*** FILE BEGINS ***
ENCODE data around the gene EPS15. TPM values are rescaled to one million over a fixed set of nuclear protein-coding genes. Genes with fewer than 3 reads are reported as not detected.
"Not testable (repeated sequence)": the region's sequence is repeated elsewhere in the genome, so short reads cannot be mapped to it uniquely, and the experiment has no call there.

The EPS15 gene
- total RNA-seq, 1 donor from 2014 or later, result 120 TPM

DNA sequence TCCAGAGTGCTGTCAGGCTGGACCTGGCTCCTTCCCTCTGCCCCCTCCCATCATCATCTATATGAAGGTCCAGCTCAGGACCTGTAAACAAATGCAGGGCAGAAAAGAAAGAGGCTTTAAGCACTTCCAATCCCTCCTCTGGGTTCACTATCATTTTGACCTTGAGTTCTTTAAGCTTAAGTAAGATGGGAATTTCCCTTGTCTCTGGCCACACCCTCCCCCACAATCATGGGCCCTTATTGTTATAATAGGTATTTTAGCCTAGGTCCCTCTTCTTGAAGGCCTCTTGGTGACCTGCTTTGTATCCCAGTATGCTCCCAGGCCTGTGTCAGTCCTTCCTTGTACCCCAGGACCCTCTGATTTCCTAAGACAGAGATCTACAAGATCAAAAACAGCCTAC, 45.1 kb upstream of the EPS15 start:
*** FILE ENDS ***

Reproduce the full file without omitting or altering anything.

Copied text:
ENCODE data around the gene EPS15. TPM values are rescaled to one million over a fixed set of nuclear protein-coding genes. Genes with fewer than 3 reads are reported as not detected.
"Not testable (repeated sequence)": the region's sequence is repeated elsewhere in the genome, so short reads cannot be mapped to it uniquely, and the experiment has no call there.

The EPS15 gene
- total RNA-seq, 1 donor from 2014 or later, result 120 TPM

DNA sequence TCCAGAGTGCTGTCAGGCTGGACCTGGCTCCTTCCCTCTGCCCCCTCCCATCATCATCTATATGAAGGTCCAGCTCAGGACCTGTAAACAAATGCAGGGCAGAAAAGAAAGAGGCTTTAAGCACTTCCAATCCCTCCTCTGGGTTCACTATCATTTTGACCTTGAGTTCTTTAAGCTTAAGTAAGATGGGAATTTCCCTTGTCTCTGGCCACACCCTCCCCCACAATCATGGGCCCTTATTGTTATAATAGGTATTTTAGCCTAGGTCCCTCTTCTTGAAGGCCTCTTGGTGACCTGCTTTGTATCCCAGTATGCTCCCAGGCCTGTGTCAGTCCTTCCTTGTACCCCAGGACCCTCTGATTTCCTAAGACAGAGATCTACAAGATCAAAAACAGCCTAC, 45.1 kb upstream of the EPS15 start: